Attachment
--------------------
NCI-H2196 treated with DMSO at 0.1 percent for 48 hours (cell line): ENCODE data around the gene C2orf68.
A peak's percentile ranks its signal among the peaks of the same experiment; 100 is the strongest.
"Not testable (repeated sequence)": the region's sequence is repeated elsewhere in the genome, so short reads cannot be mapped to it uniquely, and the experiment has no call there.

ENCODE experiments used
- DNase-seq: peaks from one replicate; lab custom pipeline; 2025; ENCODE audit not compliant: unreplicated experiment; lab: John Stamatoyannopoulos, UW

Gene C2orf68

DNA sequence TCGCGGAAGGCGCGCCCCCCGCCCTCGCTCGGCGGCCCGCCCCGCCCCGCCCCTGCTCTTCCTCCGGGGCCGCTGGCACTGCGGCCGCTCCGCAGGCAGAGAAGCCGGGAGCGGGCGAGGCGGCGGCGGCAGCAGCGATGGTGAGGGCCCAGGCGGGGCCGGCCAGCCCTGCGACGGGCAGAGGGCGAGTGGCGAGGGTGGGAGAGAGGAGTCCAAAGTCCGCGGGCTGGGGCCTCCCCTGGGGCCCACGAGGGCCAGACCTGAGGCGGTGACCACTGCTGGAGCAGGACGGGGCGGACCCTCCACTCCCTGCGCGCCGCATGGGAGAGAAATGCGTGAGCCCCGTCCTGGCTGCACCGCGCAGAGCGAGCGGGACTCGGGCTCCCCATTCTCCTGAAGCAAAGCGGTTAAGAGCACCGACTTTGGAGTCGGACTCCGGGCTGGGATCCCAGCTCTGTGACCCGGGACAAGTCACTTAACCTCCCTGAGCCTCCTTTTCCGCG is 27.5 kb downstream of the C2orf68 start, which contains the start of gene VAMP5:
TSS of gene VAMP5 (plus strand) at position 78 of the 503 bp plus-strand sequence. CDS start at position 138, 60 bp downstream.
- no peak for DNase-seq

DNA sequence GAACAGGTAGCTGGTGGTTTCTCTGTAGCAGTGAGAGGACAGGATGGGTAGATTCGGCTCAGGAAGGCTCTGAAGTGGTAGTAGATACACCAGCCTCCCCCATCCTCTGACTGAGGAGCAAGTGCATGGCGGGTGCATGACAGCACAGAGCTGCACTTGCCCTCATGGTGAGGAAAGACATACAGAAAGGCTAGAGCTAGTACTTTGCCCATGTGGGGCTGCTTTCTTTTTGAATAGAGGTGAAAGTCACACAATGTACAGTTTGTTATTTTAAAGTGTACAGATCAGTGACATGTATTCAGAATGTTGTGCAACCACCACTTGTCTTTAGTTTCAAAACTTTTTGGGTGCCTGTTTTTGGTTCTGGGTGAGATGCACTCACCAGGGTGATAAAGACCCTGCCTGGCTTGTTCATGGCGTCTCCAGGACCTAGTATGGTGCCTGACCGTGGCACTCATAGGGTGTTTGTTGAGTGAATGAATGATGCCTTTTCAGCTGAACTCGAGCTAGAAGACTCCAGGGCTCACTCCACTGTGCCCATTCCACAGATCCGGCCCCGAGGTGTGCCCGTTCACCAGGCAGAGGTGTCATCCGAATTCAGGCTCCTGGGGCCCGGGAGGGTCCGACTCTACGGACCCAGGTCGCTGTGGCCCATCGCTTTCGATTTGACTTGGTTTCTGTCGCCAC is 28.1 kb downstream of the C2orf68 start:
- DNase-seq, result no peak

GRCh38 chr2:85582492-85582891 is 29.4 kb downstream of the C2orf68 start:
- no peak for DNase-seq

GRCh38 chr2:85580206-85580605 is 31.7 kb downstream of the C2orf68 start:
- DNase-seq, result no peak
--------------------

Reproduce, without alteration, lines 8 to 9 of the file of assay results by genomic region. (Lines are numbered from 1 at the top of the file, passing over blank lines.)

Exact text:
TSS of gene VAMP5 (plus strand) at position 78 of the 503 bp plus-strand sequence. CDS start at position 138, 60 bp downstream.
- no peak for DNase-seq